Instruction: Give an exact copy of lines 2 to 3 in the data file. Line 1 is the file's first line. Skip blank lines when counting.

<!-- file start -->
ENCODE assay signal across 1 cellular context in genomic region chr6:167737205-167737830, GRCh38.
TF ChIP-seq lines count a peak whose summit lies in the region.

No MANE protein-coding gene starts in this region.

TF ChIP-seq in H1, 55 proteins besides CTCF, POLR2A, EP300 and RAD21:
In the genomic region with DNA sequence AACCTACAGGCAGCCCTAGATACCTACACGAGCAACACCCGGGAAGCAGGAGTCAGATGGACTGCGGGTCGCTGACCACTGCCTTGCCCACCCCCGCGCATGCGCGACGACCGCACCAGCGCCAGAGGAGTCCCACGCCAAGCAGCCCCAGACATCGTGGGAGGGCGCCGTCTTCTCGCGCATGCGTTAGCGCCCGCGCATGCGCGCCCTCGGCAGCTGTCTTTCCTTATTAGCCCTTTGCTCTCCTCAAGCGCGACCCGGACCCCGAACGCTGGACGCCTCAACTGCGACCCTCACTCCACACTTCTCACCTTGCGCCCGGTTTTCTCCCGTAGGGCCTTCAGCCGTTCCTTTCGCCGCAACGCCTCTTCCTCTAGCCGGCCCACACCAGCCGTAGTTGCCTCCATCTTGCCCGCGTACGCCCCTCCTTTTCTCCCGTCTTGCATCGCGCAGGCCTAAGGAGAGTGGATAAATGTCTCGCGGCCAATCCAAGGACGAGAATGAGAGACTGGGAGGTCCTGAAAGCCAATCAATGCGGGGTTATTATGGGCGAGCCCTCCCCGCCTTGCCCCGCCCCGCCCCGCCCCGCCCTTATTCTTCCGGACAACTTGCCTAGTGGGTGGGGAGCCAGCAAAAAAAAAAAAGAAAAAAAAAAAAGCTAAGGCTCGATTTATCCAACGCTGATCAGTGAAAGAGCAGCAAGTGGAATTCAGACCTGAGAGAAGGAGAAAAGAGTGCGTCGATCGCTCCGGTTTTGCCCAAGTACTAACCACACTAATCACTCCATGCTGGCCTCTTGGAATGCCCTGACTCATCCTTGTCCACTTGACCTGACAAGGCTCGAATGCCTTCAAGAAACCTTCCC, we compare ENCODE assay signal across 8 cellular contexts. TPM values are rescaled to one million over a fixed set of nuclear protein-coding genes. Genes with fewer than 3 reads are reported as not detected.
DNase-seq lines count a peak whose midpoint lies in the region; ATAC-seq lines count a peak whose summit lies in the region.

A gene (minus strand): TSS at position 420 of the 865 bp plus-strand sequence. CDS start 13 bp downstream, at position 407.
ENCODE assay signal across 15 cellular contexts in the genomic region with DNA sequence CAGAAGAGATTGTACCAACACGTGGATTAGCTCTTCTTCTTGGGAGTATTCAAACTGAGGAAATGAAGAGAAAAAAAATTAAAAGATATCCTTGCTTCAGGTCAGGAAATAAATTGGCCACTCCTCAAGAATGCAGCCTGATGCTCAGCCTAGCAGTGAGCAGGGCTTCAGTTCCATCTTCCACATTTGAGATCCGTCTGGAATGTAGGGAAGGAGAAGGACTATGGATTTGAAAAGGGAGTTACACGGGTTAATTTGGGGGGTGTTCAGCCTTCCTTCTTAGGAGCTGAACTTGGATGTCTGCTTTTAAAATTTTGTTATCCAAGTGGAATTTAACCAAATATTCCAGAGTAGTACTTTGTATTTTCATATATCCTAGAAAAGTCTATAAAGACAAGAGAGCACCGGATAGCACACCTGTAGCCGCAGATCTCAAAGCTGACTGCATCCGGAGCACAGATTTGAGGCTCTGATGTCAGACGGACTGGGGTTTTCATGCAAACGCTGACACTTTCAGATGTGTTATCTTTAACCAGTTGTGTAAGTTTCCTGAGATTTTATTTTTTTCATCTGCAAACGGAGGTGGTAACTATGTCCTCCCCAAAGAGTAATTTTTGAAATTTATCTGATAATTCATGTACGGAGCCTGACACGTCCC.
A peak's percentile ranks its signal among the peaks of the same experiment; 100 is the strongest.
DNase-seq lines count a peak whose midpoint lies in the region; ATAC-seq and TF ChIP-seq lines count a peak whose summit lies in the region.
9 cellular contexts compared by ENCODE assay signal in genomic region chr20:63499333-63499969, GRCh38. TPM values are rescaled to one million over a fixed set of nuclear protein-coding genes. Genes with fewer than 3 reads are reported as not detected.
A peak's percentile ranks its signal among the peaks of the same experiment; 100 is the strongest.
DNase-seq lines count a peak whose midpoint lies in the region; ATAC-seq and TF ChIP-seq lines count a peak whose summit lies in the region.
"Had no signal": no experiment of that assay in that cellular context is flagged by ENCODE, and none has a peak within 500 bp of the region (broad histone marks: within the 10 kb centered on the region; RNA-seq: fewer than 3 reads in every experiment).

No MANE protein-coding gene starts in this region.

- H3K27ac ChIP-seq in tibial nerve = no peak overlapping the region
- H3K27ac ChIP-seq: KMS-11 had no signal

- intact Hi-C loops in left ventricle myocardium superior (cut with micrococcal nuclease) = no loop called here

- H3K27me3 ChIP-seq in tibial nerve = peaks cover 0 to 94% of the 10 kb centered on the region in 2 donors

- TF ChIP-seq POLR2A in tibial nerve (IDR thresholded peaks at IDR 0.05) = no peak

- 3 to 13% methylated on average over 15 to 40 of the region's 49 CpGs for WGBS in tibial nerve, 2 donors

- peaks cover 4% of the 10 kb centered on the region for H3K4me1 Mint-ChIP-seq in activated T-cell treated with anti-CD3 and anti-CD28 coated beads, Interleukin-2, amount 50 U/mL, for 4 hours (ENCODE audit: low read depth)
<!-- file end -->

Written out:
TF ChIP-seq lines count a peak whose summit lies in the region.

No MANE protein-coding gene starts in this region.